The Obama administration on Monday charged General Eugenio Vides Casanova, former defense minister of El Salvador, for human rights crimes committed during El Salvador's 12-year civil war [PBS backgrounder] while he served as the country's top military officer. The US is also seeking to deport [La Pagina report, in Spanish] Vides, who retired in Florida after completing his six-year term as defense minister. Vides, who was once supported by US government in his efforts to stop the spread of Communism in El Salvador, is allegedly responsible for many of the torturous acts carried out by the Salvadoran armed forces during the civil war that claimed more than 70,000 lives, including those of Americans. The US brought this case as the first against a foreign military officer who will face immigration charges by a special humans rights office at the Department of Homeland Security [official site]. Supporters of the administration's decision encourage the step the US is taking to deal with foreigners who have committed humans rights abuses and then seek asylum on US soil. Vides has denied any involvement with the torture. The proceedings are expected to last about a week.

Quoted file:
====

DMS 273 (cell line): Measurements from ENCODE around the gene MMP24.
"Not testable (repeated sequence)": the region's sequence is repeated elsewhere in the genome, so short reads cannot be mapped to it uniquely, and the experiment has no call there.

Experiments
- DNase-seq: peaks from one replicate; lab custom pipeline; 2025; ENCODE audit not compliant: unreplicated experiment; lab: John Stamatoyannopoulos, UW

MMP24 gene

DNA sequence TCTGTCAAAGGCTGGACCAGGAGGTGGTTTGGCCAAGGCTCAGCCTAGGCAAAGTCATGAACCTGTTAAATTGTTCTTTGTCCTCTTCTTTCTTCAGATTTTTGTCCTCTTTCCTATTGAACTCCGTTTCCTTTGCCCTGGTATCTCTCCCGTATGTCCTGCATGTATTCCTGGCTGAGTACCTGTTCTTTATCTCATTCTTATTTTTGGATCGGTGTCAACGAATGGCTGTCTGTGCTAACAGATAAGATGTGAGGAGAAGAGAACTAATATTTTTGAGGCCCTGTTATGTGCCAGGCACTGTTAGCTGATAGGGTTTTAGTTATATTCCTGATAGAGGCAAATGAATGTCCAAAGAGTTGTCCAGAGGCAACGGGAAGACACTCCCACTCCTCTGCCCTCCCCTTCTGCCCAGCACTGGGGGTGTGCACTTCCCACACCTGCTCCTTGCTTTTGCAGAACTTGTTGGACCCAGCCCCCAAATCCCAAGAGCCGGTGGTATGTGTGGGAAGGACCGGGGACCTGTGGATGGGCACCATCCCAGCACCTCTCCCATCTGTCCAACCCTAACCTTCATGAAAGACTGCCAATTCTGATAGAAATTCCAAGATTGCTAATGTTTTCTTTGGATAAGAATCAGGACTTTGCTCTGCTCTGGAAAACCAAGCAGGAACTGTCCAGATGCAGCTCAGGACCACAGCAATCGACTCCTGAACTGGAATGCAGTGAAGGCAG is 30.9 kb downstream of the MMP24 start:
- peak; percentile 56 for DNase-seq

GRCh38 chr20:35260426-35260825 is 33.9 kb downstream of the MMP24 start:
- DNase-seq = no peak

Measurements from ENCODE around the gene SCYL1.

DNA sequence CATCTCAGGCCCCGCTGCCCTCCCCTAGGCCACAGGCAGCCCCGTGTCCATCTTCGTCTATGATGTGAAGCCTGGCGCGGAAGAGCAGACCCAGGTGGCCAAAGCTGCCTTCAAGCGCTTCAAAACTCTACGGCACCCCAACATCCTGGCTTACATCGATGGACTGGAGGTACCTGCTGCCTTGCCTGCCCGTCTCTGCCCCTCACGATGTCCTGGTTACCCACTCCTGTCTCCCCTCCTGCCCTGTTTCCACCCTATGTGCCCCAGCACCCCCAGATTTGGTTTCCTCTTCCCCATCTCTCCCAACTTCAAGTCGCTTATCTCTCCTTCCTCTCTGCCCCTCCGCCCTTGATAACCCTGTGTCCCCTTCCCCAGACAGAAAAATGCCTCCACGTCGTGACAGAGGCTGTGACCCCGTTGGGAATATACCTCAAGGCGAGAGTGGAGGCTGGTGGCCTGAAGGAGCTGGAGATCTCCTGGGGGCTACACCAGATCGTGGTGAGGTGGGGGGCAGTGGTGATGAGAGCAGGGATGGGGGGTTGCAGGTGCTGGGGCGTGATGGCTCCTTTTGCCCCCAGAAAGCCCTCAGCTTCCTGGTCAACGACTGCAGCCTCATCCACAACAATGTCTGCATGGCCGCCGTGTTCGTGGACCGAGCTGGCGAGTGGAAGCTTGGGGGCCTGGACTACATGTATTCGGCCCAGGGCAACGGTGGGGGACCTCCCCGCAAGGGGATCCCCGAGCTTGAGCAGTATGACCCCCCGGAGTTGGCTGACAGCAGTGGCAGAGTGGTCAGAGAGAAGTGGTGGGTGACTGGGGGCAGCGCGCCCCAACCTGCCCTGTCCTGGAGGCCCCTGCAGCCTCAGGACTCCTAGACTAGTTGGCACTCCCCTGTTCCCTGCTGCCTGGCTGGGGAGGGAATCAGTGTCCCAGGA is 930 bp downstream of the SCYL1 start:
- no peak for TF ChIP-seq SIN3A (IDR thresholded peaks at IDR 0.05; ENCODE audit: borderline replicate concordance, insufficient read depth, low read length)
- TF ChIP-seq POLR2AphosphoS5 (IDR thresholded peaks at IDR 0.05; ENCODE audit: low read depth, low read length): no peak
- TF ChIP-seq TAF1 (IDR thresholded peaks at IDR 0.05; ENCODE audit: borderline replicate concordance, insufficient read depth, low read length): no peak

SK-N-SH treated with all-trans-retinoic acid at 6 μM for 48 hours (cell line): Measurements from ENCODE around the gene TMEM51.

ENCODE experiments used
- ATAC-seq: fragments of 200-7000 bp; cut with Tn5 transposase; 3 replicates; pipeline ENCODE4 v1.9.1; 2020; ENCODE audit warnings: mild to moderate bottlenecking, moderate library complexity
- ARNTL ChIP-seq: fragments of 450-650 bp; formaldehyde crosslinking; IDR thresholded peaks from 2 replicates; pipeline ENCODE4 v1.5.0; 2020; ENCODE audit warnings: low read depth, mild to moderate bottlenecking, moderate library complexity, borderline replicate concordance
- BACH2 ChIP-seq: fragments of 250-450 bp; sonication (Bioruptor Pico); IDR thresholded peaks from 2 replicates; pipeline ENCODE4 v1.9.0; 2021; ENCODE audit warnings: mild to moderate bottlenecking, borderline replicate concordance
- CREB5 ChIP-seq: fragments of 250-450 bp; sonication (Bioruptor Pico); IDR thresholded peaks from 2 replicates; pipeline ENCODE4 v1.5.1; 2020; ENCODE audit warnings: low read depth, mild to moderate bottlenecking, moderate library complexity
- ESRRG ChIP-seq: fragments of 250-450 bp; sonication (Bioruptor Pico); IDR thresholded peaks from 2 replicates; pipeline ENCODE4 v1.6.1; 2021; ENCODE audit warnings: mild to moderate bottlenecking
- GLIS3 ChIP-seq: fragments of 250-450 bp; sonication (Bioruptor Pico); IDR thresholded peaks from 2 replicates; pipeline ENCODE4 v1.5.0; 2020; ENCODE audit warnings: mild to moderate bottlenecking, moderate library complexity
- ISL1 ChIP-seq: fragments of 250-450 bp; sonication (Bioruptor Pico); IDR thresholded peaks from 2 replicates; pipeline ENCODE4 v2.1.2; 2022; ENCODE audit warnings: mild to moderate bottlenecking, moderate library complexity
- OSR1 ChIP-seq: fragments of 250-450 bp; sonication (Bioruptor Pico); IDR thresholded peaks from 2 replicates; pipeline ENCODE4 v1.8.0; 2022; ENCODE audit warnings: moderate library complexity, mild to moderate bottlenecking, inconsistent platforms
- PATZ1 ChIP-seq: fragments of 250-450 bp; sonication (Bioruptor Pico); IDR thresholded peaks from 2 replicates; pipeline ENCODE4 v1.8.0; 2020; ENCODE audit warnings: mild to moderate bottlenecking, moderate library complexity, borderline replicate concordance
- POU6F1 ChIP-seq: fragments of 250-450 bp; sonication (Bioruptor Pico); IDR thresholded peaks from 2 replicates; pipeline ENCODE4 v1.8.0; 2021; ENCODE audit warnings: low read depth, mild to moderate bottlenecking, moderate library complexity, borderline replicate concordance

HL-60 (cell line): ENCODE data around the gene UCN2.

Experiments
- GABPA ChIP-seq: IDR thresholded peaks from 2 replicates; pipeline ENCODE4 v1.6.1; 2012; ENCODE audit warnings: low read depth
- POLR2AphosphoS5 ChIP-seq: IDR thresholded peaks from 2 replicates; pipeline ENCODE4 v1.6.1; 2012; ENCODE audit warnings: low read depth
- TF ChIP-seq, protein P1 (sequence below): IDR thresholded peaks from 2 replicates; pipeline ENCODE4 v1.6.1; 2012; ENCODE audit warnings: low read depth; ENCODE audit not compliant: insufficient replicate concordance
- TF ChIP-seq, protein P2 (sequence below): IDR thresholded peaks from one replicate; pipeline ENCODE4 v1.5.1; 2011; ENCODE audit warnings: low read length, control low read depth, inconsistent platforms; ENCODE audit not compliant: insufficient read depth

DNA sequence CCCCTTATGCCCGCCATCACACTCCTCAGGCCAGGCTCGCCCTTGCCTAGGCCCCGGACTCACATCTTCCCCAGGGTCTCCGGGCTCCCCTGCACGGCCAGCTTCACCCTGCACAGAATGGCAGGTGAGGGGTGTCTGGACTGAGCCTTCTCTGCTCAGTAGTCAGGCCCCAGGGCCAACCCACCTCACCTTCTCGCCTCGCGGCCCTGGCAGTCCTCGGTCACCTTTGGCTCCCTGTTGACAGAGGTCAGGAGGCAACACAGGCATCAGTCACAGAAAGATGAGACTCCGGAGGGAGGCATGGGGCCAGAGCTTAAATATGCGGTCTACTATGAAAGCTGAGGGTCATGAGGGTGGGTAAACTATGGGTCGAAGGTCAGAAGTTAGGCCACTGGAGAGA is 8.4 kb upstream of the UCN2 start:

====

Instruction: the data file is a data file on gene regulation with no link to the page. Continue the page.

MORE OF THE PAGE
In the past decade, the US has made significant strides in prosecuting those involved in the El Salvadoran civil war. In 2006, US Court of Appeals for the Eleventh Circuit [official website] upheld a $55 million verdict [JURIST report] against Vides and his co-defendant Jose Guillermo Garcia for allowing torture and other human rights violations during the war. In 2005, a US federal court reached a verdict against Nicolas Carranza, top commander of El Salvador's security forces during the civil war, for $2 million in compensatory damages [JURIST report]. The case was brought by five Salvadoran citizens who alleged torture or had family killed by Carranza's soldier during the war. In 2000, however, the US lost the battle to seek justice for the murders of four American churchwomen [NYT report] during the civil war when both Vides and Garcia were acquitted. The ruling was grounded in the doctrine that the generals, although responsible for their soldiers, may not have had complete effective power to reign in the abuses of their troops.